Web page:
Jonathan and the Big Blue Boat, by 2011 Caldecott Medal Winner Philip C. Stead, is a delight from start to finish. It's a tongue-in-cheek, straight-up adventure, with no moral, and gorgeous illustrations. Young Jonathan is fascinated with a big, blue boat that lies abandoned in the harbor. When Jonathan loses his best friend, a stuffed bear named Frederick, he takes the big, blue boat, and sets out an a round the world quest. Along the way, he takes on an assorted crew, including a circus elephant, and has a variety of adventures. He never does go home. His adventures are never revealed to be a dream. It's just a fun, over-the-top story.
My favorite part, though I had to read it twice to be sure of what I was seeing, is on the second page.
"One afternoon Jonathan's parents announced, "You're getting too old for a stuffed animal. So we traded your bear for a toaster."
"Oh, no!" cried Jonathan. Frederick was his best friend.
"Toasters really are useful," they added.
I love that "toasters really are useful". (Side note: perhaps this book should be paired with Mary Had a Little Lamp by Jack Lechner).
Stead also uses a nice cumulative repeating refrain, between Jonathan's adventures. Like this:
"And that is how Jonathan and a mountain goat came to sail the sea on a Big Blue Boat."
"And that is how Jonathan, a mountain goat, and a circus elephant came to sail the sea on a Big Blue Boat."
I generally find it tedious when an entire book is like that, but Stead uses this device just enough to lend reassuring predictability, but not so much that kids will tire of it.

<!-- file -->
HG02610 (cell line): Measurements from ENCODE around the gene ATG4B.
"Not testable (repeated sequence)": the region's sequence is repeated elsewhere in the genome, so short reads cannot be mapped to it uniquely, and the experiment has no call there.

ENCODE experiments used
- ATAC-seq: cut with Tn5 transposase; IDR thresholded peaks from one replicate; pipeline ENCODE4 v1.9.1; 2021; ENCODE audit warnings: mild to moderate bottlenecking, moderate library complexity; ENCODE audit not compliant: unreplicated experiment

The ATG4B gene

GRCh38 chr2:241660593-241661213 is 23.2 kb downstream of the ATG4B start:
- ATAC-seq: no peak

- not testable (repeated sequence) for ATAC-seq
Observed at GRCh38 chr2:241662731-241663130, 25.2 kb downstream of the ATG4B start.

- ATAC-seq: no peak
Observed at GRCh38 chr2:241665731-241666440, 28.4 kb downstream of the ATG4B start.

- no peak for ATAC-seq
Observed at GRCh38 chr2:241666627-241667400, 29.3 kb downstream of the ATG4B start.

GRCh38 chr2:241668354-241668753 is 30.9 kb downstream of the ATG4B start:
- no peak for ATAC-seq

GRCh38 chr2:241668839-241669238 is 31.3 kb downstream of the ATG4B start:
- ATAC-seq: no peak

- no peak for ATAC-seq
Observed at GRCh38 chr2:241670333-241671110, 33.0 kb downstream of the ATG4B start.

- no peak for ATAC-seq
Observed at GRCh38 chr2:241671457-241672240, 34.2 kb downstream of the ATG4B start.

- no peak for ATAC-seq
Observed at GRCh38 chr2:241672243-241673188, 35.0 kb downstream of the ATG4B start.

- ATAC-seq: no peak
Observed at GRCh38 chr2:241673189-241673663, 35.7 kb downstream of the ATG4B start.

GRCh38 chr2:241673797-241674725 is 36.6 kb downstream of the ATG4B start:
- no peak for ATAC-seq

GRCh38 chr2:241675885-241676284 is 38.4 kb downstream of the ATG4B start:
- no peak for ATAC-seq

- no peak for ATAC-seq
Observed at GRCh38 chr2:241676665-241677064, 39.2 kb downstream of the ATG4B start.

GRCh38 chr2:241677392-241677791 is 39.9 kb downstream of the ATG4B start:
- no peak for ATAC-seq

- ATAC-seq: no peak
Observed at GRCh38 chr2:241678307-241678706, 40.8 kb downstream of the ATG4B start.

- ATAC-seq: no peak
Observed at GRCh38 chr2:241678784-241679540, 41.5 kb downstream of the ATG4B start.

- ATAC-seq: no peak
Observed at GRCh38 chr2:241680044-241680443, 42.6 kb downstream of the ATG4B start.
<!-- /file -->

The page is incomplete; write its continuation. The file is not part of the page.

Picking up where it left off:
Jonathan and the Big Blue Boat is fun to read aloud, with a descriptive vocabulary, and fun sounds. There's a passage that describes the sounds that the goat and elephant make while sleeping. Words like "ooooOHaaaah" use graded fonts, to rise up in the middle, as the text should be read. It's hard to capture in a text-based review, but sure to please kids during bedtime read-aloud sessions. The pages alternate between relatively text-heavy recountings of incidents (like an encounter with pirates) and the brief refrains about traveling on the boat. I like this variation, and think that it keeps the book interesting for kids and adults.
Stead's illustrations are unique and eye-catching, a mix of detailed collage, pen and ink, and acrylic paints. His collages use a mix of documents, like old maps, stamps, postcards, navigation logs, encyclopedia entries, news articles, and even hand-written vocabulary sheets. A curious reader could spend quite a lot of time examining these, though they are just background, not needed to follow the story. They all fit in well with the theme of world travel, however, and with a certain old-fashioned feel to the story.
The drawings of Jonathan and his friends, and the big blue boat, are not incredibly detailed (which works, because they have to fit in with a quite complex background). But Jonathan iAdd a Comment